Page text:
Liabilities of Directors of Corporations
Your responsibilities as a director go beyond attending board meetings and making decisions. You are also responsible for ensuring that the corporation meets its tax obligations.
If you are a director of a corporation that is an employer or agent, you must make sure that the corporation remits certain amounts to us. If it fails to do so, you could also be required to pay the amounts, as well as the related interest and penalties.
This means that you and the corporation could be solidarily liable for paying amounts that the corporation did not remit, if you were a director when the corporation:
- failed to remit an amount it deducted, withheld or collected under a tax law;
- failed to deduct, withhold or collect a required amount under a tax law; or
- failed to remit employer contributions required under a law.
However, you are only solidarily liable for paying the amounts if one of the following conditions is met:
- even after seizure of the corporation's movable property, all or part of the amount owed by the corporation under a judgment remains unpaid;
- the corporation declared bankruptcy;
- the corporation has begun the liquidation or dissolution proceedings or has been dissolved.
The amounts recoverable from a director are therefore limited to the amounts not paid by the corporation.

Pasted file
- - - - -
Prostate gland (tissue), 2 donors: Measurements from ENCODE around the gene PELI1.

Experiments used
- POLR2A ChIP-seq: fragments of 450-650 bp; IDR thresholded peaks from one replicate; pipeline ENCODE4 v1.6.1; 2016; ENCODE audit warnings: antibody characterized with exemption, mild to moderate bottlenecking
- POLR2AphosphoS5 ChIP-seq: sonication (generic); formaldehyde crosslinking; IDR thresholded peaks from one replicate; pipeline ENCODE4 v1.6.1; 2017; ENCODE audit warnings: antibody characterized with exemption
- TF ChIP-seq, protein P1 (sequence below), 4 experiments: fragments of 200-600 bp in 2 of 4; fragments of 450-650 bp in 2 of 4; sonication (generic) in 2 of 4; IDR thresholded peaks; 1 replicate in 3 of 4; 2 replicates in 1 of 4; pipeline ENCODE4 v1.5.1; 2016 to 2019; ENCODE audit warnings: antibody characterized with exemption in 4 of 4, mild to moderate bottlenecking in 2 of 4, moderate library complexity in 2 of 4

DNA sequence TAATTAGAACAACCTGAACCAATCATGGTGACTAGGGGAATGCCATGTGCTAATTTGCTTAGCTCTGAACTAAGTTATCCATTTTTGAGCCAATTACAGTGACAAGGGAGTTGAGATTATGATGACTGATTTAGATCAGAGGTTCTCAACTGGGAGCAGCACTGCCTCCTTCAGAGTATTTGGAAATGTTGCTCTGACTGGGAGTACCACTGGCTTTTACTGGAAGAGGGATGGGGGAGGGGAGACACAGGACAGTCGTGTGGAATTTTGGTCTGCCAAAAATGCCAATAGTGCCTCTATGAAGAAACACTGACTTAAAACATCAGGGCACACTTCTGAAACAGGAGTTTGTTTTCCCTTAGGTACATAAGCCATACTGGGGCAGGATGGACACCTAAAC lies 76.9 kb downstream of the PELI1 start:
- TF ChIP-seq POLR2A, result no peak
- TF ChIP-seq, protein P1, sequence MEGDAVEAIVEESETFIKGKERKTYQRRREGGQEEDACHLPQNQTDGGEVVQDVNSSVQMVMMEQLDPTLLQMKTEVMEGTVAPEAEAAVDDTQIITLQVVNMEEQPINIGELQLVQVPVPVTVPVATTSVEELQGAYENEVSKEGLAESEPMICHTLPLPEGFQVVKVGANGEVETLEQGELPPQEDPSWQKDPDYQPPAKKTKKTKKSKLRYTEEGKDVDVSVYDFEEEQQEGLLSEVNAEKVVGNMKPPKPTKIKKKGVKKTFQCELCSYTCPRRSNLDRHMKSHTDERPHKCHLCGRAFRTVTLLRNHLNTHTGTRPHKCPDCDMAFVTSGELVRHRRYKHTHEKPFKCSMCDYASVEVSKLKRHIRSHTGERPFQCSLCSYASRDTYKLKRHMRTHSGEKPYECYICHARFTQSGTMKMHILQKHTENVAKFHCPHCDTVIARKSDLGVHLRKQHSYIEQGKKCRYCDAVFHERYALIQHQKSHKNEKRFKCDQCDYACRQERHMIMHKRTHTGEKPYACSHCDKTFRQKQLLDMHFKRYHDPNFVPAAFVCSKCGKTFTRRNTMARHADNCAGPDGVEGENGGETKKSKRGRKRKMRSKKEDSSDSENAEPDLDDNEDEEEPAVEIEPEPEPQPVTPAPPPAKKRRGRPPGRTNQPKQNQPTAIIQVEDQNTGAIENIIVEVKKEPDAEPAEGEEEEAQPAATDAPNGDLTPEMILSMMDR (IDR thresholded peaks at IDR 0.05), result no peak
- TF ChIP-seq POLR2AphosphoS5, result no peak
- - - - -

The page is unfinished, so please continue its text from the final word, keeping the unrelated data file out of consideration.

There are three situations in which you may not be held liable:
- You acted with reasonable care, dispatch and skill under the circumstances.
- Under the same circumstances, you could not have been aware of the omission.
- It has been at least two years since you were a director of the corporation.
As a director of a corporation, you may be held personally liable. If you are, or cease to be, a director of a corporation, make sure that all required procedures have been followed and that this is substantiated in official documents.
During the sale of the assets of a corporation of which you are a director, you may become personally liable for amounts owed by the corporation if you distrbute the corporation's property without notifying us or if you consent to, agree to or participate in an unauthorized distribution. In the following cases, you may be required to pay the duties, interest, penalties and other amounts owed by the corporation (or that become due in the 12 following months), up to the value of the distributed property:
- The corporation liquidated its assets—in other words, it sold all or nearly all of its assets other than in the normal course of business.
- The proceeds from the sale of the corporation's assets were paid to one or more of its creditors.
In such a situation, you must act cautiously and notify us of your intent to distribute the corporation's property by completing form MR-14.B-V, Notice Before Distribution of Property, and sending it to us. Where appropriate, we will then issue you a certificate authorizing you to distribute the corporation's property.